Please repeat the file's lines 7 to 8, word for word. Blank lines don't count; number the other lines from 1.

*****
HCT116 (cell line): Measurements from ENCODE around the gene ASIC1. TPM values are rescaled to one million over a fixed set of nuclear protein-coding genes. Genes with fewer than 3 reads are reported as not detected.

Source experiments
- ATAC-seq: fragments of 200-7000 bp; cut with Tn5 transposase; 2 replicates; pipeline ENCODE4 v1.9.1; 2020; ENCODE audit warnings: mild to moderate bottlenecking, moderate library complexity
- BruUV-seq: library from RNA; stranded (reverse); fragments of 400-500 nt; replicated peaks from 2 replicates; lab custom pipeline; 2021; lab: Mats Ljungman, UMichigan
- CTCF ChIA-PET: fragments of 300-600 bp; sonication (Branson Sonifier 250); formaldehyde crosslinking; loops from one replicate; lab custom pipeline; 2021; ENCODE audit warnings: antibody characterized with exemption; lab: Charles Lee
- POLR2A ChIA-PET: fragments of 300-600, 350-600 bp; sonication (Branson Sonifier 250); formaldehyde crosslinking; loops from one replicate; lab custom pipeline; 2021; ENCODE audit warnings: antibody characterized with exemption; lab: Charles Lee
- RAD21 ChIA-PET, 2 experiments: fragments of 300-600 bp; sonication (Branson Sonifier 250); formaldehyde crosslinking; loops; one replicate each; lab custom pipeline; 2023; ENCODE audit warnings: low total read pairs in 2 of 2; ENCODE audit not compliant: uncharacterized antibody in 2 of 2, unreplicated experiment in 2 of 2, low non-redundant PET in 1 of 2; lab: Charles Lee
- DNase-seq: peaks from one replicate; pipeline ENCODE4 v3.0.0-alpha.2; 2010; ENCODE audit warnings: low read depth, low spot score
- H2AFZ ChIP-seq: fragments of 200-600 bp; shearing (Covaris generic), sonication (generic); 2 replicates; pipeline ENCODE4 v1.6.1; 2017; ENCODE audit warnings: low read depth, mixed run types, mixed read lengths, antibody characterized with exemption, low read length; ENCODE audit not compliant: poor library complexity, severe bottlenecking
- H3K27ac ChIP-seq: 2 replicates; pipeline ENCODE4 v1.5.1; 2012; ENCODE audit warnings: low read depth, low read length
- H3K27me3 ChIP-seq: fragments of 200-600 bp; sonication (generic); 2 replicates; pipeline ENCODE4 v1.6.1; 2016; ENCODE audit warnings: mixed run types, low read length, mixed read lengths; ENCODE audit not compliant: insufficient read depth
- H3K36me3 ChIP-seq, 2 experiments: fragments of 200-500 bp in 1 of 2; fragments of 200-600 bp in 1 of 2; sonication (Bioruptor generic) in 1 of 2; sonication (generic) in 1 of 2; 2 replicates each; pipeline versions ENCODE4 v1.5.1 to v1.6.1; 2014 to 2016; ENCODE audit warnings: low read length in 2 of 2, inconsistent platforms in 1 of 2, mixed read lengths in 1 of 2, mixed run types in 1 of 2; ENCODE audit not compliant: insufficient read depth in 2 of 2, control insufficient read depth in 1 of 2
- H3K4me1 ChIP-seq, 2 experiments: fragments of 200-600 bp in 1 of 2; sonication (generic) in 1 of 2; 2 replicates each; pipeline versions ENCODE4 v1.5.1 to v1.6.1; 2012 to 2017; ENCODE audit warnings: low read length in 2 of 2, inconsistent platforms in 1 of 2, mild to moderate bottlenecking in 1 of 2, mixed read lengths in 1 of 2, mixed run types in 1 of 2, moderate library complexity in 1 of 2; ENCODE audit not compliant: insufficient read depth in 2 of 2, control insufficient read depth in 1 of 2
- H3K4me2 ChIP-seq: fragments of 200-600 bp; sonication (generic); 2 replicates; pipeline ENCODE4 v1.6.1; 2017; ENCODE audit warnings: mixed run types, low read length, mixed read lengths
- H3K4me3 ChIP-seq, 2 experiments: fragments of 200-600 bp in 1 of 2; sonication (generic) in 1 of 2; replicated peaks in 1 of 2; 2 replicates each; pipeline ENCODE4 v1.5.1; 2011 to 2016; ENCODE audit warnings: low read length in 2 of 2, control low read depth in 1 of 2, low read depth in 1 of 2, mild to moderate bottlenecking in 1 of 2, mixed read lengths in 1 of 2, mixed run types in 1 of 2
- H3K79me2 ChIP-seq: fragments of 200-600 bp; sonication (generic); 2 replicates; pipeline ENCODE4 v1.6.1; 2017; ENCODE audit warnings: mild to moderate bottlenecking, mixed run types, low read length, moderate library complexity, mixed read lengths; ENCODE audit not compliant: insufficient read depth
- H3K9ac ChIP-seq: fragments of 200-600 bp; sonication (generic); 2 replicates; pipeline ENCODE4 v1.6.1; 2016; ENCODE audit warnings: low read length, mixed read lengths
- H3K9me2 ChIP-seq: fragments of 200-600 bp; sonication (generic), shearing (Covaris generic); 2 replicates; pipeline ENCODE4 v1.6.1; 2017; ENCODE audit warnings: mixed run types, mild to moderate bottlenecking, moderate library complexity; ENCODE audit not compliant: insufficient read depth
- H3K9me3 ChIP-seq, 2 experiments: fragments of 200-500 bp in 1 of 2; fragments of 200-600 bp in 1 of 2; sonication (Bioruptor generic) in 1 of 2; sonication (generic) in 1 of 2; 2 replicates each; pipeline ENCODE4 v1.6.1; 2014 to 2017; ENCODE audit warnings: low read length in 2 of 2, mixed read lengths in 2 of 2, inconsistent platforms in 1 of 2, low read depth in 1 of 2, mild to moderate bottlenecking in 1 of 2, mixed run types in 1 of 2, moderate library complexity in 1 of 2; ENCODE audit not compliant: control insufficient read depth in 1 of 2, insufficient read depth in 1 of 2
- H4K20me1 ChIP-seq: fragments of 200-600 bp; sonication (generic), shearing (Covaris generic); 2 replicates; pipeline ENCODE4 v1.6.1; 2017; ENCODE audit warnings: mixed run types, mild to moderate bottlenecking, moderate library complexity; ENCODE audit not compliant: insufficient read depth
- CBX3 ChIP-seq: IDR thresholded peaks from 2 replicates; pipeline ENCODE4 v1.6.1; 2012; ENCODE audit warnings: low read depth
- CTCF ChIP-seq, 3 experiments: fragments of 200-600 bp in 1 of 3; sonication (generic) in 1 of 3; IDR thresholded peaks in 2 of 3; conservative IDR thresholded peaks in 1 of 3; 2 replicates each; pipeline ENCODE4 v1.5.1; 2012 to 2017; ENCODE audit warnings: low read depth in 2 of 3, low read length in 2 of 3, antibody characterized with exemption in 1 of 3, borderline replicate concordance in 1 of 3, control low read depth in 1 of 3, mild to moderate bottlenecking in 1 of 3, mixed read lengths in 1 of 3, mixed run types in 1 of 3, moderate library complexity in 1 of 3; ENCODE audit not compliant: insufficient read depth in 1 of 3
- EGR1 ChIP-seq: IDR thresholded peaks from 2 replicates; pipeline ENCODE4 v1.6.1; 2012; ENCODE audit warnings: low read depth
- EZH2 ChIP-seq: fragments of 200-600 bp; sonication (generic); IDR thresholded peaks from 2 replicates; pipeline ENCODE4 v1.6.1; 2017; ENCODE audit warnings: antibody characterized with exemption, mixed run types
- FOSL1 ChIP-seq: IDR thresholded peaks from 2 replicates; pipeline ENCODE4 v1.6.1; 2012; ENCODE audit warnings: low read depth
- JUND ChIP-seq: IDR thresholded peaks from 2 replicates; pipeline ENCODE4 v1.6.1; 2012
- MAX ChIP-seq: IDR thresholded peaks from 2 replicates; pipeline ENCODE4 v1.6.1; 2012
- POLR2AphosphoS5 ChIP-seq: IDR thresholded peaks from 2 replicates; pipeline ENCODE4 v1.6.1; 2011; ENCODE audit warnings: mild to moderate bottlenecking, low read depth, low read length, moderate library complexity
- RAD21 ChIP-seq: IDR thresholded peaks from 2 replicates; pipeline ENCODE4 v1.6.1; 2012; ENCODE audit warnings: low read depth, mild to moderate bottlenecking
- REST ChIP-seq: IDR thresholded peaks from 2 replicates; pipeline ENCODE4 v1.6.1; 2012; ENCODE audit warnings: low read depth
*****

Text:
- RAD21 ChIA-PET, 2 experiments: fragments of 300-600 bp; sonication (Branson Sonifier 250); formaldehyde crosslinking; loops; one replicate each; lab custom pipeline; 2023; ENCODE audit warnings: low total read pairs in 2 of 2; ENCODE audit not compliant: uncharacterized antibody in 2 of 2, unreplicated experiment in 2 of 2, low non-redundant PET in 1 of 2; lab: Charles Lee
- DNase-seq: peaks from one replicate; pipeline ENCODE4 v3.0.0-alpha.2; 2010; ENCODE audit warnings: low read depth, low spot score